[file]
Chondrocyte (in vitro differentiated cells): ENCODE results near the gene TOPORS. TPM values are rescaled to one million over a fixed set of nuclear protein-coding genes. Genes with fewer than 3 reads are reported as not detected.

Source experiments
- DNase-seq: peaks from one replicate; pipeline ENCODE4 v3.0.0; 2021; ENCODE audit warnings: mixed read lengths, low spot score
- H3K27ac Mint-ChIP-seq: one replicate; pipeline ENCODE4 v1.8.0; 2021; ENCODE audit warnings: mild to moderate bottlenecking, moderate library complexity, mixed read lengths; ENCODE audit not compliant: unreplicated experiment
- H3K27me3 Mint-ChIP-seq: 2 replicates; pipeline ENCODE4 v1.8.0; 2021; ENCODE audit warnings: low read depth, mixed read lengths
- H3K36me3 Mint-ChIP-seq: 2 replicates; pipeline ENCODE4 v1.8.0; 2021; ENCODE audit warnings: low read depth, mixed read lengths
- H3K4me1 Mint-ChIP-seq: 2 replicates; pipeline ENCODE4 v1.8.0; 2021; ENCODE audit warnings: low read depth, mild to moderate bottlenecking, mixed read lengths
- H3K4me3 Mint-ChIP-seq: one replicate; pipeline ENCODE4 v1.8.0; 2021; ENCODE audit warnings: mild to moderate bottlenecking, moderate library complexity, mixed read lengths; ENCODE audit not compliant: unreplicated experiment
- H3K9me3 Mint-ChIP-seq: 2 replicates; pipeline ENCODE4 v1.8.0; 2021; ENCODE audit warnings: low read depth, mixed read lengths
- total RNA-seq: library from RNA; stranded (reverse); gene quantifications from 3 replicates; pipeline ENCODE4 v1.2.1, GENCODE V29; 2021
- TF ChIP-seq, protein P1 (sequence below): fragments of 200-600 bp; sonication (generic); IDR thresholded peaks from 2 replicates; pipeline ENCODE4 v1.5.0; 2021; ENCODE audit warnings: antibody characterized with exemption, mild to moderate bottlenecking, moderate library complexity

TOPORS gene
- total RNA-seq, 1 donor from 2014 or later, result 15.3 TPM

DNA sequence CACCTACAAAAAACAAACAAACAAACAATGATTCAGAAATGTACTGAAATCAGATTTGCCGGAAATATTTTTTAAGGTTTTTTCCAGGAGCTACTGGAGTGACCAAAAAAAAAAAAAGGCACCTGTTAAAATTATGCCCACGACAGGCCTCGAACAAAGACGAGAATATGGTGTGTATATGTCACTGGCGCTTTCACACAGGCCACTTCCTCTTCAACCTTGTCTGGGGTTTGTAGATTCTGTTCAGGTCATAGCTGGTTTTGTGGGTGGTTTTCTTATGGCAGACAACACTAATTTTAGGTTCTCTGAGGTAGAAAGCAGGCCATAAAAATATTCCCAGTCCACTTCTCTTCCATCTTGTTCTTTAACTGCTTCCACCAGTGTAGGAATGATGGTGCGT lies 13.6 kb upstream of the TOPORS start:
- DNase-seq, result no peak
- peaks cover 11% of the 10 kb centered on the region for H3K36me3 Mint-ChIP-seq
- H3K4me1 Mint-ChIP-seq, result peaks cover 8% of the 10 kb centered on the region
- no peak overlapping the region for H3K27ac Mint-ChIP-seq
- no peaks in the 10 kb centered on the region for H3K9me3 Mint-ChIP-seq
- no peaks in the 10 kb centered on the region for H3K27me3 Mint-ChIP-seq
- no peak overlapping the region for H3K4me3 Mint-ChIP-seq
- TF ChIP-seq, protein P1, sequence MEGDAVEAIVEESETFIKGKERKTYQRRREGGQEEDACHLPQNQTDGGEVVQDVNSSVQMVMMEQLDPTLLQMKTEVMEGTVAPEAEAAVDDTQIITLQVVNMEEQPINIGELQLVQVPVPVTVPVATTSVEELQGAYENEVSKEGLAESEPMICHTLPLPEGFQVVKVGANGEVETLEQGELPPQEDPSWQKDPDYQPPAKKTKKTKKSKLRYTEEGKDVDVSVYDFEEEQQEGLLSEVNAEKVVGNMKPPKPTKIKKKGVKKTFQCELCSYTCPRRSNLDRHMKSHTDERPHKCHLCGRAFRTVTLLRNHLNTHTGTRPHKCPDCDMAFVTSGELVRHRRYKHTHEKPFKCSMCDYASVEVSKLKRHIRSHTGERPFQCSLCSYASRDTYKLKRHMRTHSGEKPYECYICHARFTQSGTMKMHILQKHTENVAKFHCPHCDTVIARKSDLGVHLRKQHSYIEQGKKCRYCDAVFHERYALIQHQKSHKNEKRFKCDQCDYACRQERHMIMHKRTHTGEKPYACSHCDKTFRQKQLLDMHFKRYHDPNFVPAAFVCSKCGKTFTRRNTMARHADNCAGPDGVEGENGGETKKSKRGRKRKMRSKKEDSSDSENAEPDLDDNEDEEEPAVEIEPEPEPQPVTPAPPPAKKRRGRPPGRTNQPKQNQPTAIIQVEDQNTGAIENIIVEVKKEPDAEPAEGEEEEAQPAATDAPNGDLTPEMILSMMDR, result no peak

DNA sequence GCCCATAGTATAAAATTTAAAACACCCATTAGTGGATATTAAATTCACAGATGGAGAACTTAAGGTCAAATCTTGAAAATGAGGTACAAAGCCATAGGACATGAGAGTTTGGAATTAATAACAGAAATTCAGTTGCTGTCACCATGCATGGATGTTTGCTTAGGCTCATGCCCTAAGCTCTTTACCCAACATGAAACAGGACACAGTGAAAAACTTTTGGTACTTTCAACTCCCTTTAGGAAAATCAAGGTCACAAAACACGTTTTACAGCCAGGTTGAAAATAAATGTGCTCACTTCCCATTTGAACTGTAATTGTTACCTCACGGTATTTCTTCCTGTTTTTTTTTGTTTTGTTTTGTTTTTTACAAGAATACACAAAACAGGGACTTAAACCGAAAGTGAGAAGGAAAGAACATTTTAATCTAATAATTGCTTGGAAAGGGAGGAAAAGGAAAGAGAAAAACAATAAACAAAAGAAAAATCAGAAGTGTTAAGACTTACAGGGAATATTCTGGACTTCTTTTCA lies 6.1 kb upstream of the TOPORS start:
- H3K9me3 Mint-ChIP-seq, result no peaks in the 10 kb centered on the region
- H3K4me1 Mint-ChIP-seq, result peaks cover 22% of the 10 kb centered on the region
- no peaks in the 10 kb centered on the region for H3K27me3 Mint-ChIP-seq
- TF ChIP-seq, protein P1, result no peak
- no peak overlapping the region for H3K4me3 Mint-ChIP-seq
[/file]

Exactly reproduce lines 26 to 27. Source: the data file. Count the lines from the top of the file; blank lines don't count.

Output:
- no peaks in the 10 kb centered on the region for H3K27me3 Mint-ChIP-seq
- TF ChIP-seq, protein P1, result no peak